We Asked, You Answered: Do Men Or Women Have A Higher Risk Of Experiencing A Blackout Caused By Alcohol?
Did you watch the ball drop with a glass of champagne? If the answer is yes, you’re not alone. New Year’s Eve is the most popular drinking holiday of the year. But, festivities filled with friends and family may occasionally lead to overconsumption. For some, a few too many drinks can even cause alcohol-induced amnesia, better known as a blackout. In our December poll, we asked readers about another factor that affects the likelihood of blacking out from drinking: whether the person consuming alcohol is male or female.
More than 70 percent of people answered our questions correctly; women are at a higher risk of blacking out due to alcohol consumption. We explored a few reasons why this might be the case in our previous blog post, The Science behind Blacking Out. The reasons include:
- Women have considerably less water in their bodies as compared to men, so alcohol is less diluted in the bloodstream.
- Women have a significantly lower concentration of alcohol dehydrogenase (ADH) – the enzyme that metabolizes alcohol before it passes into the bloodstream. Therefore, women have a higher blood alcohol content and experience greater intoxication than men per amount of consumed alcohol.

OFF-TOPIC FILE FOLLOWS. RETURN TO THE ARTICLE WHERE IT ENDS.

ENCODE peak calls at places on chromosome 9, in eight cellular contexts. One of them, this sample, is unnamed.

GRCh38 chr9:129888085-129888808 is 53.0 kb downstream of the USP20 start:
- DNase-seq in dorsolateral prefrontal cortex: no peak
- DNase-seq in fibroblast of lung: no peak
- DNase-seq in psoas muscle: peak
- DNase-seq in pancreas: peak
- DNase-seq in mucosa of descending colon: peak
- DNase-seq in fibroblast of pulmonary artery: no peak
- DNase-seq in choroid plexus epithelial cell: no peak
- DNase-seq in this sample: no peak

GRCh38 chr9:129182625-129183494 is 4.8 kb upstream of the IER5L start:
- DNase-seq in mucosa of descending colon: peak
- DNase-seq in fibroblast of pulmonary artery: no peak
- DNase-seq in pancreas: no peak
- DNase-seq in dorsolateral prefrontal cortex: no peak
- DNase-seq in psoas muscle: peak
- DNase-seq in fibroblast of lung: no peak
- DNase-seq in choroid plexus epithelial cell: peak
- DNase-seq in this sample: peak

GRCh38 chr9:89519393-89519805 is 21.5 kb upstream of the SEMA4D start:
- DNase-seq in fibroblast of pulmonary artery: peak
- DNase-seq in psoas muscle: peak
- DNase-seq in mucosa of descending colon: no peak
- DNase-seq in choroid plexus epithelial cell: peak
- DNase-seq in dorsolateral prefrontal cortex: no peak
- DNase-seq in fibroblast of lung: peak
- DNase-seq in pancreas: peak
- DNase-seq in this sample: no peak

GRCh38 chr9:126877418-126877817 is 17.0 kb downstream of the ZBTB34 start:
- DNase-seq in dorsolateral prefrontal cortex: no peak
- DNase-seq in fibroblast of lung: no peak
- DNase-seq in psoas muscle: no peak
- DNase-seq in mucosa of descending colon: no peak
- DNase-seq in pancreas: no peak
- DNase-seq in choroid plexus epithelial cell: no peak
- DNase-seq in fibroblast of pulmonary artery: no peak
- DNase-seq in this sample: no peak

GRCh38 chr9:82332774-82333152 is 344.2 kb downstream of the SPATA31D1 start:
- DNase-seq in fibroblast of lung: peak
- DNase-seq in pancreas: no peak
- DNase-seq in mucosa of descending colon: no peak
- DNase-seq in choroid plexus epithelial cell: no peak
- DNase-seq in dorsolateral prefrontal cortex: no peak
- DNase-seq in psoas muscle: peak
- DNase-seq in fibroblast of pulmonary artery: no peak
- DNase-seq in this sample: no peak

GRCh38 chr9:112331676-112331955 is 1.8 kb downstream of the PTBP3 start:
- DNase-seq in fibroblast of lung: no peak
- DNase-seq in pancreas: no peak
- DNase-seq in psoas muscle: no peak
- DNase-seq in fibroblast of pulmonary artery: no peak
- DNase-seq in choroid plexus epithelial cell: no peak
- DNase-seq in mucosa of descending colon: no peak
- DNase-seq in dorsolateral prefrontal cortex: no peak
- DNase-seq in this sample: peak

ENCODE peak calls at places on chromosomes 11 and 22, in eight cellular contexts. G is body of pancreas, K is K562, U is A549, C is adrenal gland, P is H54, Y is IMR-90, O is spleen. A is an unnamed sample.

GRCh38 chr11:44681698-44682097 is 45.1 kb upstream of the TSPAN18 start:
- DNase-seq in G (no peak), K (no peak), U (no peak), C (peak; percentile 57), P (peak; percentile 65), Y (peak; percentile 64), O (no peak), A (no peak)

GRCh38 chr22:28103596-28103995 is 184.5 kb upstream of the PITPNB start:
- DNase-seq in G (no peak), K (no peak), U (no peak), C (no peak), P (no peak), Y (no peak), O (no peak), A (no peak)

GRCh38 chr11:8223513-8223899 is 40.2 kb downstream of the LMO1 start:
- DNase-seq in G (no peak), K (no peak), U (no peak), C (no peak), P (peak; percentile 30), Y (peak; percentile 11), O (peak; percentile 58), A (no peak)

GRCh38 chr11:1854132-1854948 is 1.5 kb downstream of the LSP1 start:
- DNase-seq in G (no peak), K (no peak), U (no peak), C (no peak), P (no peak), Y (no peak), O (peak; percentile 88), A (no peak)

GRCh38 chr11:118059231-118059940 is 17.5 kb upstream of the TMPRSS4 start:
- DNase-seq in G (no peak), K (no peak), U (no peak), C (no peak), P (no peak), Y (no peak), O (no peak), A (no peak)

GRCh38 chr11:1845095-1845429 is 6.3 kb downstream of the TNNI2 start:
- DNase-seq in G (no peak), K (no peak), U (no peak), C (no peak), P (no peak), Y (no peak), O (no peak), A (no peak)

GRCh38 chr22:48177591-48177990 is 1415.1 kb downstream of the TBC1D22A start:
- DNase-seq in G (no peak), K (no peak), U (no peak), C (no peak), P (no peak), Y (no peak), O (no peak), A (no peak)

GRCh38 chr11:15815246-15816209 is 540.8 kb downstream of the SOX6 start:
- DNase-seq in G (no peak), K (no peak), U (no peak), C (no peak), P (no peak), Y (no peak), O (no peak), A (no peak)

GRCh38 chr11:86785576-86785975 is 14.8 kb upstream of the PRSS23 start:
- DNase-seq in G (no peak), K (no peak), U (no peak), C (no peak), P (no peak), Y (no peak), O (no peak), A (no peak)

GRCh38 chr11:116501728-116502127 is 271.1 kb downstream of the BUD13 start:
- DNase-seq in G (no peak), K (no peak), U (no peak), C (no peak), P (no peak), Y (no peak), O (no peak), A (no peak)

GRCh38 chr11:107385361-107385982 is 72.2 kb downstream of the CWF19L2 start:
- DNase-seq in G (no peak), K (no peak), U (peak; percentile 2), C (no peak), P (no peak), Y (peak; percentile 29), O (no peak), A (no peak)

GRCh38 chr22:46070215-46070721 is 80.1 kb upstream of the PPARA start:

- Women generally have more body fat than men. Given that fat does not directly absorb alcohol, they maintain higher concentrations of alcohol in their bloodstream relative to men.
Whether it leads to a blackout or not, excessive alcohol consumption is dangerous for both men and women. Additionally, experiencing regular alcohol blackouts may be a sign of an alcohol use disorder (alcoholism).
No matter what you’re celebrating throughout 2018, if you’re an adult and choose to consume alcohol, we encourage you to drink responsibly. Cheers to a happy and healthy New Year from all of us at The National Center on Addiction and Substance Abuse.
Hannah Freedman is a communications and digital associate at the Center on Addiction